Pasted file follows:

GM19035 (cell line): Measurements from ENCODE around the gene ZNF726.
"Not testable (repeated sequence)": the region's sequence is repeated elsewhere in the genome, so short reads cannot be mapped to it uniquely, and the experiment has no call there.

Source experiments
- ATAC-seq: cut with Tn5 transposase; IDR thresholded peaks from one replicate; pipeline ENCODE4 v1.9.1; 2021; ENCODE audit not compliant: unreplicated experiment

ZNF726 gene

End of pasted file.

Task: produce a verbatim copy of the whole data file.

GM19035 (cell line): Measurements from ENCODE around the gene ZNF726.
"Not testable (repeated sequence)": the region's sequence is repeated elsewhere in the genome, so short reads cannot be mapped to it uniquely, and the experiment has no call there.

Source experiments
- ATAC-seq: cut with Tn5 transposase; IDR thresholded peaks from one replicate; pipeline ENCODE4 v1.9.1; 2021; ENCODE audit not compliant: unreplicated experiment

ZNF726 gene